Over 150 politicians, students, cancer research activists and interested individuals gathered at the Edward M. Kennedy Institute in a replica U.S. Senate chamber Wednesday afternoon to hear Vice President Joe Biden give an address about the Cancer Moonshot Initiative.
The Cancer Moonshot, which was first announced this past January during President Barack Obama’s State of the Union address, is a national initiative led by the vice president to accelerate progress in cancer research and treatment. The aim is to double the rate at which cancer research and innovation is developed, according to a press release from the event.
The event was delayed over an hour because Biden was coming from another speaking event in New York. While a few attendees waited for Biden to arrive, they said they were anxious to hear the vice president speak, especially about the important topic of the Cancer Moonshot.
Deanna Klima-Rajchel, a junior in the Boston University College of Communication, said she has heard many politicians speak, but hearing from the vice president will be the most memorable.
“[He’s] the vice president of the whole United States we’re talking about, so this is as big as it gets for me,” she said.
The vice president, whose son Beau Biden died of brain cancer in May 2015, gave an emotional speech describing the efforts and the progress of the task force thus far.
“At its core, the Cancer Moonshot is about two things; first is the injecting urgency … Second, it’s changing the system and culture of medicine that existed in 1971 to accommodate the immense opportunity that exists in 2016,” he said.
Biden said technological advancements have made it possible for innovation in cancer research and treatment today.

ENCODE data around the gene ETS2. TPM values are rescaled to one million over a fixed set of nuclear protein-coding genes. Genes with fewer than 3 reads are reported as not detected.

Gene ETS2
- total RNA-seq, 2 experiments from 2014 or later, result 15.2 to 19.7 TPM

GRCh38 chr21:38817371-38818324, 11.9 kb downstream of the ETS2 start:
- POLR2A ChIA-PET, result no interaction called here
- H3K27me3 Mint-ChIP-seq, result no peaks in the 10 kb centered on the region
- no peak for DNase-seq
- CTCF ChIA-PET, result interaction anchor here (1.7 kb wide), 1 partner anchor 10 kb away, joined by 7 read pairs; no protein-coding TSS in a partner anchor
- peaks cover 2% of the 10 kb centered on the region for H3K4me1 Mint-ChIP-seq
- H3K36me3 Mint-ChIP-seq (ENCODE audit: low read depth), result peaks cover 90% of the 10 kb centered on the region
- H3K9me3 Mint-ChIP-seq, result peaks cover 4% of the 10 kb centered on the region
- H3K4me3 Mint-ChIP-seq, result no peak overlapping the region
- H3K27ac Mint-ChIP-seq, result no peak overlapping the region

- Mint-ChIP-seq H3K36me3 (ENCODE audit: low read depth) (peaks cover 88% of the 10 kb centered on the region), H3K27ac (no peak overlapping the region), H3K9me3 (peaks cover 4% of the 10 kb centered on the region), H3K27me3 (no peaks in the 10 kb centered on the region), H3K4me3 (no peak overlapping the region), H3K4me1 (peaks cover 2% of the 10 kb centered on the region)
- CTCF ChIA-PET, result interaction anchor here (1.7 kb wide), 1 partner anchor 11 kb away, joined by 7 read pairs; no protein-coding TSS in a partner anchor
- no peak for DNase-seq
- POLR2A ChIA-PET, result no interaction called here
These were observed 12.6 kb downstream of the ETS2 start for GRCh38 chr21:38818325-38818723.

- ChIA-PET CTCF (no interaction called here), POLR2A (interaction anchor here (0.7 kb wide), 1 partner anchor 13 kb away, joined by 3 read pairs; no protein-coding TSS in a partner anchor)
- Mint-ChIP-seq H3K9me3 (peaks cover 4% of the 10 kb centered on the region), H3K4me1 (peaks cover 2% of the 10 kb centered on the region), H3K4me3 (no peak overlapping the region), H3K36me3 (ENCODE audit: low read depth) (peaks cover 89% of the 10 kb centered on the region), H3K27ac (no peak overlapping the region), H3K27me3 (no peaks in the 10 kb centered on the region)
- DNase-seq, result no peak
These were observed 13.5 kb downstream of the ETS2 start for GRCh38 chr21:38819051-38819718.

“We now have an army; powerful new technologies and tools,” Biden said. “With this Moonshot, I believe we have a clear strategy on how to move ahead.”
One new technology he mentioned during his speech is blood biopsies, which would make it easier for scientists and doctors to detect slow growing cancers, such as colon cancer.
He said the Obama-Biden administration is working with the U.S. Food and Drug Administration to accelerate the pace at which cancer patients can participate in clinical trials.
Biden said he made a report to the president this past Monday about the progress of the Cancer Moonshot Task Force.
“These reports to the American people share a spirit of the American people,” he said. “They give me every confidence that we’re on the cusp of enormous progress.”
Biden concluded by stating that he is confident in the American people to help the Cancer Moonshot become a success.
Biden said he has one regret: not running for president this year.
“I would not be the president to preside over the end of cancer as we know it,” he said. “… The one thing I know, this country has the capacity to do anything, I mean anything it sets its mind to.”
Attendees said they admired Biden for showing emotion during his speech, while talking about such an important topic.
Kaitlyn Solares, a student at University of Massachusetts Boston, and a former intern at the Kennedy Institute, said this was one of the most memorable speeches she’d been to.
“I really admire him for everything that he’s gone through and the strength that he’s showing,” she said. “Even to speak about something that is so emotional to him, and seeing him get choked up while he was talking to channel that pain and passion is so admirable.”
Janet Vrettos, 54, of Durham, New Hampshire, whose husband is a survivor of lung cancer, said she was confident in Biden’s ability to improve cancer research and care.
“He’s a great person and I’m glad he’s doing it,” she said. “If anyone can get it done, he will.”